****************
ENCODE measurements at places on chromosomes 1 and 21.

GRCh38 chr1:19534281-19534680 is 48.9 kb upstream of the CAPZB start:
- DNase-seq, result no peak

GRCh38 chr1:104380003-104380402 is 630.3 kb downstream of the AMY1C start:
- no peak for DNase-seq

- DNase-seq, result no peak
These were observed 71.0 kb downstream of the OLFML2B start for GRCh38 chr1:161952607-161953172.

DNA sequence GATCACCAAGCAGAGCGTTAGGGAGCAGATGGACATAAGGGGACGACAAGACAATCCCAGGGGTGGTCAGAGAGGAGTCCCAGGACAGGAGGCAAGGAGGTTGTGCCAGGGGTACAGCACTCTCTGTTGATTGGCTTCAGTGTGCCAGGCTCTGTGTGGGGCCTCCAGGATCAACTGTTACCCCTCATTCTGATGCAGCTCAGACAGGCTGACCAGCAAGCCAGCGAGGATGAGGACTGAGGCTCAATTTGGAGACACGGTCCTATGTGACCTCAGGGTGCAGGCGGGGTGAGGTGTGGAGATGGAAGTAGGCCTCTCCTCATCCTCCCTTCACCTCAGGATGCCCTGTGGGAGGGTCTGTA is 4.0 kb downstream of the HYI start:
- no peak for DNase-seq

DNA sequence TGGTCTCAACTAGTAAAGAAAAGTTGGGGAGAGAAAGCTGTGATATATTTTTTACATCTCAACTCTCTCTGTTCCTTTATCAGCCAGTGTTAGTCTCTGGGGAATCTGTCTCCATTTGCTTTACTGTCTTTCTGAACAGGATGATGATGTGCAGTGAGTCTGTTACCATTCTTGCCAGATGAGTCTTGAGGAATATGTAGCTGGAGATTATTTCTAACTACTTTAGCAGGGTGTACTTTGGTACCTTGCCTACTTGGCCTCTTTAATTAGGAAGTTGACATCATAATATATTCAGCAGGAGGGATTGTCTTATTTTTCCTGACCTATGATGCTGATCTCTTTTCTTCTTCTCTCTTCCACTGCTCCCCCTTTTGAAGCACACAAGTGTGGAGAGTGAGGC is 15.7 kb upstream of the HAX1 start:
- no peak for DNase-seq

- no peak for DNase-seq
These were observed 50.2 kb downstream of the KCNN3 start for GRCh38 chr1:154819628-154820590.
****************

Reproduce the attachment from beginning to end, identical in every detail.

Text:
ENCODE measurements at places on chromosomes 1 and 21.

GRCh38 chr1:19534281-19534680 is 48.9 kb upstream of the CAPZB start:
- DNase-seq, result no peak

GRCh38 chr1:104380003-104380402 is 630.3 kb downstream of the AMY1C start:
- no peak for DNase-seq

- DNase-seq, result no peak
These were observed 71.0 kb downstream of the OLFML2B start for GRCh38 chr1:161952607-161953172.

DNA sequence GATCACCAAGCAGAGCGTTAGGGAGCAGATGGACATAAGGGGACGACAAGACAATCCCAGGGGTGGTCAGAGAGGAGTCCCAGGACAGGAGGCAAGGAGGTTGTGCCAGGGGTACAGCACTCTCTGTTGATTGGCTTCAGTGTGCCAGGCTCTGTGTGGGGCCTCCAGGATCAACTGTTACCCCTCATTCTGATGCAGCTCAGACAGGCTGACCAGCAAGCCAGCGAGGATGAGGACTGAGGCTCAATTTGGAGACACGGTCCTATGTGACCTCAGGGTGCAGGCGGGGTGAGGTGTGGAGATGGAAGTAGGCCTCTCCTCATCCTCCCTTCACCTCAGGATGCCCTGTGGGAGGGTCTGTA is 4.0 kb downstream of the HYI start:
- no peak for DNase-seq

DNA sequence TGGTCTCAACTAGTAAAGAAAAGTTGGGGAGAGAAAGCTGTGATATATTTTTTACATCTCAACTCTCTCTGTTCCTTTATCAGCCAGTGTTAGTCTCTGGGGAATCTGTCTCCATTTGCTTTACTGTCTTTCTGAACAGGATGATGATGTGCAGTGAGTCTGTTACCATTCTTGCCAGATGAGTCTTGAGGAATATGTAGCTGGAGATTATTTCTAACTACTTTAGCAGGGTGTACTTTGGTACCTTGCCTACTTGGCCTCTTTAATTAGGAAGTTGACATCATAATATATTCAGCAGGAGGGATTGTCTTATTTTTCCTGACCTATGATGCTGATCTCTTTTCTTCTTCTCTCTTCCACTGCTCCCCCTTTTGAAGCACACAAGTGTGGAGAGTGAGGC is 15.7 kb upstream of the HAX1 start:
- no peak for DNase-seq

- no peak for DNase-seq
These were observed 50.2 kb downstream of the KCNN3 start for GRCh38 chr1:154819628-154820590.